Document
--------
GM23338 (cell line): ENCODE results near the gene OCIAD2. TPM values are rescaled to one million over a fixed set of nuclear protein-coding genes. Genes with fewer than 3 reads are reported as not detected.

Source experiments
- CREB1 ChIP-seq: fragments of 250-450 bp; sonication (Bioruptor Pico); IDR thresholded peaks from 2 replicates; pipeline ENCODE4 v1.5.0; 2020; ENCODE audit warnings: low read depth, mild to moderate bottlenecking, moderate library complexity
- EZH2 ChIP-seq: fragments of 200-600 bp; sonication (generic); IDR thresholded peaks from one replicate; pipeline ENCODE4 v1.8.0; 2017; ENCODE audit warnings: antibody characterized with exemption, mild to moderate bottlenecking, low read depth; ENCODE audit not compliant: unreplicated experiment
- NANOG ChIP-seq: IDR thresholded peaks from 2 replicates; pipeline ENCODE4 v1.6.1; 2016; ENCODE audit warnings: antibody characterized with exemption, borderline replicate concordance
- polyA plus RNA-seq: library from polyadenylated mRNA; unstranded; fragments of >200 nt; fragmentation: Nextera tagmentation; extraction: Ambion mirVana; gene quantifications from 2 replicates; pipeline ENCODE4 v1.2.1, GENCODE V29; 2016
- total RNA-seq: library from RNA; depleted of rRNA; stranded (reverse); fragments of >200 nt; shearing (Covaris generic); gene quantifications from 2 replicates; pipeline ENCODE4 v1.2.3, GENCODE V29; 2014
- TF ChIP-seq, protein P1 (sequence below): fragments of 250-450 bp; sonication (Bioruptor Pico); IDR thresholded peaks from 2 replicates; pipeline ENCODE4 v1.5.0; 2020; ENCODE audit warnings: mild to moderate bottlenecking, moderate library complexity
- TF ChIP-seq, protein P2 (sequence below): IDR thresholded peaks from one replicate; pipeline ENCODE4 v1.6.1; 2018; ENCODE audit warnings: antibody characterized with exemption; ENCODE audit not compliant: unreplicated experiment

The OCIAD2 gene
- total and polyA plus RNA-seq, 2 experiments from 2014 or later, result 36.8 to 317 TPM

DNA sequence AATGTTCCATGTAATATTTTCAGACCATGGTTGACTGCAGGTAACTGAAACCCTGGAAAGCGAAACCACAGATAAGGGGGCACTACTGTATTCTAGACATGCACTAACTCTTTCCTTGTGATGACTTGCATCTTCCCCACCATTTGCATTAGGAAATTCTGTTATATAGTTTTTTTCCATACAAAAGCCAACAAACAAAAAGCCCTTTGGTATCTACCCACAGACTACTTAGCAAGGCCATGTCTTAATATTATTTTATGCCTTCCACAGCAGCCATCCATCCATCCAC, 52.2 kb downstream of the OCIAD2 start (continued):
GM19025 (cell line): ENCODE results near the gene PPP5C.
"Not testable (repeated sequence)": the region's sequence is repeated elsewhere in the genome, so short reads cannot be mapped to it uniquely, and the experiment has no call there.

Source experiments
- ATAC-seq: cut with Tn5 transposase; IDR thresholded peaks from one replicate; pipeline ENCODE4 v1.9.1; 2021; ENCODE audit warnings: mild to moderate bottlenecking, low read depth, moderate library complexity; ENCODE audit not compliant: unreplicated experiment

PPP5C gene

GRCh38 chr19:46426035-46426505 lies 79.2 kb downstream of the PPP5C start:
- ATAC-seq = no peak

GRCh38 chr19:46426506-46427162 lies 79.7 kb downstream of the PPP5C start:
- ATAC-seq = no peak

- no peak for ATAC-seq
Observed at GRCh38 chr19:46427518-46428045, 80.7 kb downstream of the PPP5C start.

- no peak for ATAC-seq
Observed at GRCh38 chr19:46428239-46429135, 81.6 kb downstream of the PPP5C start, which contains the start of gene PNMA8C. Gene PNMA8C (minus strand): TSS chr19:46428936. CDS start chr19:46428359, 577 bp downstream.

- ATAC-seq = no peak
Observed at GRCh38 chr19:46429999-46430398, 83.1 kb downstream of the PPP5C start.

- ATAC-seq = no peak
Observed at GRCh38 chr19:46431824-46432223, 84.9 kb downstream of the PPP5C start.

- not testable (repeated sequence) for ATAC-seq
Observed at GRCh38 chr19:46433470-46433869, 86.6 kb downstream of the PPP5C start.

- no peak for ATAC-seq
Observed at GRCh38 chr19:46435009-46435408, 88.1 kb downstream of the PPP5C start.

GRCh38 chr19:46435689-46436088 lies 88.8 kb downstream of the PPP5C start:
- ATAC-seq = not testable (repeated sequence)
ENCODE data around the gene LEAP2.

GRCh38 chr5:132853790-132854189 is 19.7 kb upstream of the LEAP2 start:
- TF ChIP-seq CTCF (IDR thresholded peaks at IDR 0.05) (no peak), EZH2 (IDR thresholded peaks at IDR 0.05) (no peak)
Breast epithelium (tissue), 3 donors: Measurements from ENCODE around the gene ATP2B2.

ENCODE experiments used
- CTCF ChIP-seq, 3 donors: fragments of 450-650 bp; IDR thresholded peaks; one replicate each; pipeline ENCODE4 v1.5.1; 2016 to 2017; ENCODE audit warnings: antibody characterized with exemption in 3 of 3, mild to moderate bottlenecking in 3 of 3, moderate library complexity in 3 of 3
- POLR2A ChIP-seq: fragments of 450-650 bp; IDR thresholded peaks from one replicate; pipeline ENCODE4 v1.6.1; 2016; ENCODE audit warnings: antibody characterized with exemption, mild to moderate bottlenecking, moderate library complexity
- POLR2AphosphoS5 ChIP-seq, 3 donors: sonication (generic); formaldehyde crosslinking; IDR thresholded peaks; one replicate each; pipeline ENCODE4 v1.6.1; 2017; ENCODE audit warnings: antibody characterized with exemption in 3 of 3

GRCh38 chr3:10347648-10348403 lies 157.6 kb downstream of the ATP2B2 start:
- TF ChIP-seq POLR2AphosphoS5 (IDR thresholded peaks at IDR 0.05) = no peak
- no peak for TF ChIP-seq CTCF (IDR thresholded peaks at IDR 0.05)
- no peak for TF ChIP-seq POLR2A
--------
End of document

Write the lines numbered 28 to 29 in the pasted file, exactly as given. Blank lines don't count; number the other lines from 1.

- ATAC-seq = no peak
Observed at GRCh38 chr19:46431824-46432223, 84.9 kb downstream of the PPP5C start.